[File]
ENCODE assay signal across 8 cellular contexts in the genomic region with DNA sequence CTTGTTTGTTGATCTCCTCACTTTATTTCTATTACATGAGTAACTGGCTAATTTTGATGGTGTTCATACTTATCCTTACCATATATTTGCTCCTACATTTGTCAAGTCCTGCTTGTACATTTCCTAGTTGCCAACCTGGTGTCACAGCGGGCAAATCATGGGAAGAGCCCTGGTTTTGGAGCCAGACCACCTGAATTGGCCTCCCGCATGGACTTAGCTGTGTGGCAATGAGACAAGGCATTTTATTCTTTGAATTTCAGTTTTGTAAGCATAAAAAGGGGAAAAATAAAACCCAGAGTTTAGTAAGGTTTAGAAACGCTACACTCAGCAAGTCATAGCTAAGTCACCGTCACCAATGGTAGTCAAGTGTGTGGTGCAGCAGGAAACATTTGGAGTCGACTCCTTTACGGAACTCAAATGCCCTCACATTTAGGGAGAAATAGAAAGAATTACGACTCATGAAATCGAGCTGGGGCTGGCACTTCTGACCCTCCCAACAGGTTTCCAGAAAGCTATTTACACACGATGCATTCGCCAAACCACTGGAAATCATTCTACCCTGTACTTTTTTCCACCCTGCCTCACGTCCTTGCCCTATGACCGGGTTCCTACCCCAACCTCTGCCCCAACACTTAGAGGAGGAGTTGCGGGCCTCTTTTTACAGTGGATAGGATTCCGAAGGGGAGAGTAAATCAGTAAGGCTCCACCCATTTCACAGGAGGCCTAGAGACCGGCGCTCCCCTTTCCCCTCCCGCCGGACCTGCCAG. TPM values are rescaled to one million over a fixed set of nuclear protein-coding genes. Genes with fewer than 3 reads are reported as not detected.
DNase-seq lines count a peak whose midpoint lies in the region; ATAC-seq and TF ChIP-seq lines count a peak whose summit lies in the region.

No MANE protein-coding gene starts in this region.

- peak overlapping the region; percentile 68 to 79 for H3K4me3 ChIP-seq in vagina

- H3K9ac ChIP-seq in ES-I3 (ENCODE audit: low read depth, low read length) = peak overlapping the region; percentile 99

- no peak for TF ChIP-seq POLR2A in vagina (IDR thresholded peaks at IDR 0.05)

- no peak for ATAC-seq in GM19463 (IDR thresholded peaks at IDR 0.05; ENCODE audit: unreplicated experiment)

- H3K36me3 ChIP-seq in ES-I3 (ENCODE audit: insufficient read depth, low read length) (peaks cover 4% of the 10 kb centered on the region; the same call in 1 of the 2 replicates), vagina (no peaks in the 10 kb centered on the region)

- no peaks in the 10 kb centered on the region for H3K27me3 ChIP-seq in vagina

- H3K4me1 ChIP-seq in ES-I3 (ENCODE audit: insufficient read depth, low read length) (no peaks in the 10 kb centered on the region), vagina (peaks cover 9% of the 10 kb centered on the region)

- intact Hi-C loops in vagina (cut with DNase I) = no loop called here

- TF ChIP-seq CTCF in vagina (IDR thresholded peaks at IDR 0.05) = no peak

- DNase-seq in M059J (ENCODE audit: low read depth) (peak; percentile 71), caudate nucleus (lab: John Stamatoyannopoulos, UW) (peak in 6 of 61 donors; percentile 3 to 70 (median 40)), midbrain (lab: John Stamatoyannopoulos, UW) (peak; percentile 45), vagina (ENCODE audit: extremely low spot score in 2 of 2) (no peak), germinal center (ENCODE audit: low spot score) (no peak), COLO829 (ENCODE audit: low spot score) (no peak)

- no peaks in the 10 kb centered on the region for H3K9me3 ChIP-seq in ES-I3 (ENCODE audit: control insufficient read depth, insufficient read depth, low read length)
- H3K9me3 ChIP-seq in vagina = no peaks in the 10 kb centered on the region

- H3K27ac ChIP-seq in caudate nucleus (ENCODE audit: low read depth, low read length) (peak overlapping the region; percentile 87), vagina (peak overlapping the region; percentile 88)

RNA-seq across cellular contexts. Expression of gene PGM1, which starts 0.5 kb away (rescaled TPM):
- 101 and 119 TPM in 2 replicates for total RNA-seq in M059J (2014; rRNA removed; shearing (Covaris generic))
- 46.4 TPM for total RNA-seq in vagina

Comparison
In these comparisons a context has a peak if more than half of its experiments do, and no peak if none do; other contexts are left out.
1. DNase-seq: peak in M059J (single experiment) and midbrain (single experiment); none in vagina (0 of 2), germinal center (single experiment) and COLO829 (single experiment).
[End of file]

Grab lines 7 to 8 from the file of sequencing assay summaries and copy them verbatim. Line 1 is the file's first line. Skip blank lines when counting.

- no peak for ATAC-seq in GM19463 (IDR thresholded peaks at IDR 0.05; ENCODE audit: unreplicated experiment)

- H3K36me3 ChIP-seq in ES-I3 (ENCODE audit: insufficient read depth, low read length) (peaks cover 4% of the 10 kb centered on the region; the same call in 1 of the 2 replicates), vagina (no peaks in the 10 kb centered on the region)